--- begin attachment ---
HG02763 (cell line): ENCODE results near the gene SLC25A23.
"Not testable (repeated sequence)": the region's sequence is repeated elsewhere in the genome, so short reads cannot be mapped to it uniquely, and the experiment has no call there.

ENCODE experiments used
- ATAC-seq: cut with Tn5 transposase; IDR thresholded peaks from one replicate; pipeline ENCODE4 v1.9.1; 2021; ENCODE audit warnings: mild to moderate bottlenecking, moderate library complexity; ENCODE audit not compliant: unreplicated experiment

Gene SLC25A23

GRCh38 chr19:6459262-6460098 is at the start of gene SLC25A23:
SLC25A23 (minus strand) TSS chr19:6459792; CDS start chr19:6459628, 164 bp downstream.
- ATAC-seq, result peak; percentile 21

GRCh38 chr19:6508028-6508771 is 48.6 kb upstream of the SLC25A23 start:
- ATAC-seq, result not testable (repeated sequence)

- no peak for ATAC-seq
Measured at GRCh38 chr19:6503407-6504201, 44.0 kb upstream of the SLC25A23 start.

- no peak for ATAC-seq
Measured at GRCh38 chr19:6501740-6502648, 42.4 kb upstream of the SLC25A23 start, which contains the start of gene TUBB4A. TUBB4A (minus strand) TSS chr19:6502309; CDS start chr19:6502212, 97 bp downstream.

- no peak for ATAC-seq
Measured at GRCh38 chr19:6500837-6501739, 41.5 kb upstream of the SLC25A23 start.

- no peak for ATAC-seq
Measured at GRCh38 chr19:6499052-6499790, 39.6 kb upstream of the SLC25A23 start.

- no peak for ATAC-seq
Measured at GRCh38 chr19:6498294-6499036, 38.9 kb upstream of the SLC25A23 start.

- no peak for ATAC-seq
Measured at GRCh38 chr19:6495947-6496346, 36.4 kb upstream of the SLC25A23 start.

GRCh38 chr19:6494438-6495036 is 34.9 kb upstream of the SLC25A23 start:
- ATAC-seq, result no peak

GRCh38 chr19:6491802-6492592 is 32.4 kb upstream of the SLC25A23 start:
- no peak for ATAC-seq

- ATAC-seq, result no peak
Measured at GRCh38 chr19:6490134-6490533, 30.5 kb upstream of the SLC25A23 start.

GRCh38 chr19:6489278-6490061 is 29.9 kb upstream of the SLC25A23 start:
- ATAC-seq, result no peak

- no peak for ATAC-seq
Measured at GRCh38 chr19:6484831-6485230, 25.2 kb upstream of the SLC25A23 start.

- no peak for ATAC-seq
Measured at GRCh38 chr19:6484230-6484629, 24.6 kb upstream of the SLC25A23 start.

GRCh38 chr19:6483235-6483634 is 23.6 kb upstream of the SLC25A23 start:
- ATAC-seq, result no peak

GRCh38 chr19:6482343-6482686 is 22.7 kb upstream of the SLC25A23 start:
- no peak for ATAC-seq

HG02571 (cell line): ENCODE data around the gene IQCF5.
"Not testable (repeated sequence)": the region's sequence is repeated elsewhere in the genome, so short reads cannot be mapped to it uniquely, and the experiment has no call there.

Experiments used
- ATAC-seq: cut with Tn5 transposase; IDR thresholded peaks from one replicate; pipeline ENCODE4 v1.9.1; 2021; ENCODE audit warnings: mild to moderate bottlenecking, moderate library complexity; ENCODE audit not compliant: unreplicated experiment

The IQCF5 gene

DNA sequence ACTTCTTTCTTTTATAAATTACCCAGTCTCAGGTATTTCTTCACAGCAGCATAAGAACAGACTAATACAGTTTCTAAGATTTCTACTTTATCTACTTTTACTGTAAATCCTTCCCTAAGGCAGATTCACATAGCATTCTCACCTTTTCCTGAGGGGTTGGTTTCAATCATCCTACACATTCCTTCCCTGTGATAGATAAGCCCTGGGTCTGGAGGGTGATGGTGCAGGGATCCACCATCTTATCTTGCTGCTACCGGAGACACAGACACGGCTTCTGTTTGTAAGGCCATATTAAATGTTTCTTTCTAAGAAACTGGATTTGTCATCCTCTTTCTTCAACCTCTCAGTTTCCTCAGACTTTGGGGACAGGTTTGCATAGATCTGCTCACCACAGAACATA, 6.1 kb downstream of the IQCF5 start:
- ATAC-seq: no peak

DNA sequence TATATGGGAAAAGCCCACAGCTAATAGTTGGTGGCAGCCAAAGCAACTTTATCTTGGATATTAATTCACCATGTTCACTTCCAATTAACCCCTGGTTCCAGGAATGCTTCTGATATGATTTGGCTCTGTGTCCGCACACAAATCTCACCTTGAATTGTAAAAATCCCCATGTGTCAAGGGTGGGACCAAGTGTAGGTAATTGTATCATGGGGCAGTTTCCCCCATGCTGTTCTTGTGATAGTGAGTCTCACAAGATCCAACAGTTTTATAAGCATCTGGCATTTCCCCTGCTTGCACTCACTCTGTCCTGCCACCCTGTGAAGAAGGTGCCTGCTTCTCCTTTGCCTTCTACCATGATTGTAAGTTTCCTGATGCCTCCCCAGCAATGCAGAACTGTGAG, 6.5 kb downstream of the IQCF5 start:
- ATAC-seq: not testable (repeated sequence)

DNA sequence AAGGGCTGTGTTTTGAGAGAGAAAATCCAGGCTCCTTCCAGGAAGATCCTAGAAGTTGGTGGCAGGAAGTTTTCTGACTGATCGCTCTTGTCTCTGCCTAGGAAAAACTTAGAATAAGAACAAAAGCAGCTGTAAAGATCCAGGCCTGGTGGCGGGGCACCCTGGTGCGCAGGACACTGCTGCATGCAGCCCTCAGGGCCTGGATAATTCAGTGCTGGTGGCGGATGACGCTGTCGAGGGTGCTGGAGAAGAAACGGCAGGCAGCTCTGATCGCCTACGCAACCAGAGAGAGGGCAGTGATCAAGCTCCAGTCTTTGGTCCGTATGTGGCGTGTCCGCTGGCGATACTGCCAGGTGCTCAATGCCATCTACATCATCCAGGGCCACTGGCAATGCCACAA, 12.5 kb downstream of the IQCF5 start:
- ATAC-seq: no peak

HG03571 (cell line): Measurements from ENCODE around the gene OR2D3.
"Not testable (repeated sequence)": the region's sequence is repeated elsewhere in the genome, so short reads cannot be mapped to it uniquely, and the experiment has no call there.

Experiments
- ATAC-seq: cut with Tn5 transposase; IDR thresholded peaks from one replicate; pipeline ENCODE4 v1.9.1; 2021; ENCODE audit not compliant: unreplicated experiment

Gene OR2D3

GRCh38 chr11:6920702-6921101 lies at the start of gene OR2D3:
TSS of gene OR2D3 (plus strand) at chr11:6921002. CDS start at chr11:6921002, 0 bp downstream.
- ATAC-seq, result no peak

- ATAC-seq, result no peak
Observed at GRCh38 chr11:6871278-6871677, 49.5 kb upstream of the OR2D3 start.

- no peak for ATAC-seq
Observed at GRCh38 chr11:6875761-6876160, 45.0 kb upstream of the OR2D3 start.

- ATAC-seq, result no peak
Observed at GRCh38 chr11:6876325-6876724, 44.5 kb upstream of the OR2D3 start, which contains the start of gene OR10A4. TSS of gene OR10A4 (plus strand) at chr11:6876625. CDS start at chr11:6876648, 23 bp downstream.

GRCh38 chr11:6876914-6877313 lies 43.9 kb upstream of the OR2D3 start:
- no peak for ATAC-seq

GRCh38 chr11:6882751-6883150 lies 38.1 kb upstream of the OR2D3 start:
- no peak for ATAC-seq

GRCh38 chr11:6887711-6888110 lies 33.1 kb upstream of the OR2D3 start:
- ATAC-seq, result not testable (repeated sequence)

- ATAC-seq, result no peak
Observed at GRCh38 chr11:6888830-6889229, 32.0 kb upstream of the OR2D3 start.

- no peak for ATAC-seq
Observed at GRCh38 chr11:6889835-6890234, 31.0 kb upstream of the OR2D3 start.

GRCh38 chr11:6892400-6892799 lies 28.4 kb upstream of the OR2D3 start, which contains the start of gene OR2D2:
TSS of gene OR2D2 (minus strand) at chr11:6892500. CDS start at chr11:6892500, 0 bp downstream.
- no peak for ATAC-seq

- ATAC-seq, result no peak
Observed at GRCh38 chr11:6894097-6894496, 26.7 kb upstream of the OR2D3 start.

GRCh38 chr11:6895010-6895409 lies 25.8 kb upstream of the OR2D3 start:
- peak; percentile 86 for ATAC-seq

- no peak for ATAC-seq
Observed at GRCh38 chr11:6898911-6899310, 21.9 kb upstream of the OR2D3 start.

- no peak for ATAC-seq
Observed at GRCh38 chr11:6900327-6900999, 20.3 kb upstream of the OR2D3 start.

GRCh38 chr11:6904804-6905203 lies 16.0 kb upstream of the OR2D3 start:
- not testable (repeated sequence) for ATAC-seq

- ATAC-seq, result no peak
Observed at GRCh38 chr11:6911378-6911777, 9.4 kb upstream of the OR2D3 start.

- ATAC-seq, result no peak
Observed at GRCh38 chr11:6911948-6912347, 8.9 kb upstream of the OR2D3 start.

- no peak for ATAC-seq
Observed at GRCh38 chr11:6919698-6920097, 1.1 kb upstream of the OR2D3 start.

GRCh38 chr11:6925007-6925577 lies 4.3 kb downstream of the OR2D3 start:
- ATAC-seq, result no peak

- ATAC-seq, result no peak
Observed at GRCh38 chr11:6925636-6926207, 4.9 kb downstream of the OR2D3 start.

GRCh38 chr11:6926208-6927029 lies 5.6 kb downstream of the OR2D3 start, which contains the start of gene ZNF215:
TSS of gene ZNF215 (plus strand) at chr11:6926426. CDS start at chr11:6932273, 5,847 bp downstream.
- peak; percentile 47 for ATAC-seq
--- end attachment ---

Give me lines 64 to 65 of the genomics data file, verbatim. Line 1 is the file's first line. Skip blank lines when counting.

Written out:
GRCh38 chr11:6876914-6877313 lies 43.9 kb upstream of the OR2D3 start:
- no peak for ATAC-seq